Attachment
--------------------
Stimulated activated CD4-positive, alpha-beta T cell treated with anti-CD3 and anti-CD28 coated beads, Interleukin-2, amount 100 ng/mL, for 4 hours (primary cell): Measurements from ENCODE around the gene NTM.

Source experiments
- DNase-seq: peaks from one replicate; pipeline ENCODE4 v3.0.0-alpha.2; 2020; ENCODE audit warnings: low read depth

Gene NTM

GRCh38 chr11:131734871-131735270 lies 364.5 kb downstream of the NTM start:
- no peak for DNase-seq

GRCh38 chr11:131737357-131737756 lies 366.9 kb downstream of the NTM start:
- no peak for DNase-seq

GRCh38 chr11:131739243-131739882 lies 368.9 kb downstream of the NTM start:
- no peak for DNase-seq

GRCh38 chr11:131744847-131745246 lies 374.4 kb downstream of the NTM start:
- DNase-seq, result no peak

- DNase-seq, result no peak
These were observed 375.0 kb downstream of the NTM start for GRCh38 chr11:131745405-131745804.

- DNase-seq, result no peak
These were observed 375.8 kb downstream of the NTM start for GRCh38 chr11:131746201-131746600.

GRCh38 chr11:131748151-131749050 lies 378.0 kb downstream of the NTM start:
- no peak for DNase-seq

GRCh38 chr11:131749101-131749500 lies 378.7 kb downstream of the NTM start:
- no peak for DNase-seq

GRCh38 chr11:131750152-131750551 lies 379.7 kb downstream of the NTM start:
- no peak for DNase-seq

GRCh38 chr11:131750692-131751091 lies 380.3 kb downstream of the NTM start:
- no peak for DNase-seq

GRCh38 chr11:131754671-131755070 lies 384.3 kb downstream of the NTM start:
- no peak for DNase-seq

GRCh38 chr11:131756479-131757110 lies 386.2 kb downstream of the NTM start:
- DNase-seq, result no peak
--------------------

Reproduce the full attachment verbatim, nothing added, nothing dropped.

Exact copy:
Stimulated activated CD4-positive, alpha-beta T cell treated with anti-CD3 and anti-CD28 coated beads, Interleukin-2, amount 100 ng/mL, for 4 hours (primary cell): Measurements from ENCODE around the gene NTM.

Source experiments
- DNase-seq: peaks from one replicate; pipeline ENCODE4 v3.0.0-alpha.2; 2020; ENCODE audit warnings: low read depth

Gene NTM

GRCh38 chr11:131734871-131735270 lies 364.5 kb downstream of the NTM start:
- no peak for DNase-seq

GRCh38 chr11:131737357-131737756 lies 366.9 kb downstream of the NTM start:
- no peak for DNase-seq

GRCh38 chr11:131739243-131739882 lies 368.9 kb downstream of the NTM start:
- no peak for DNase-seq

GRCh38 chr11:131744847-131745246 lies 374.4 kb downstream of the NTM start:
- DNase-seq, result no peak

- DNase-seq, result no peak
These were observed 375.0 kb downstream of the NTM start for GRCh38 chr11:131745405-131745804.

- DNase-seq, result no peak
These were observed 375.8 kb downstream of the NTM start for GRCh38 chr11:131746201-131746600.

GRCh38 chr11:131748151-131749050 lies 378.0 kb downstream of the NTM start:
- no peak for DNase-seq

GRCh38 chr11:131749101-131749500 lies 378.7 kb downstream of the NTM start:
- no peak for DNase-seq

GRCh38 chr11:131750152-131750551 lies 379.7 kb downstream of the NTM start:
- no peak for DNase-seq

GRCh38 chr11:131750692-131751091 lies 380.3 kb downstream of the NTM start:
- no peak for DNase-seq

GRCh38 chr11:131754671-131755070 lies 384.3 kb downstream of the NTM start:
- no peak for DNase-seq

GRCh38 chr11:131756479-131757110 lies 386.2 kb downstream of the NTM start:
- DNase-seq, result no peak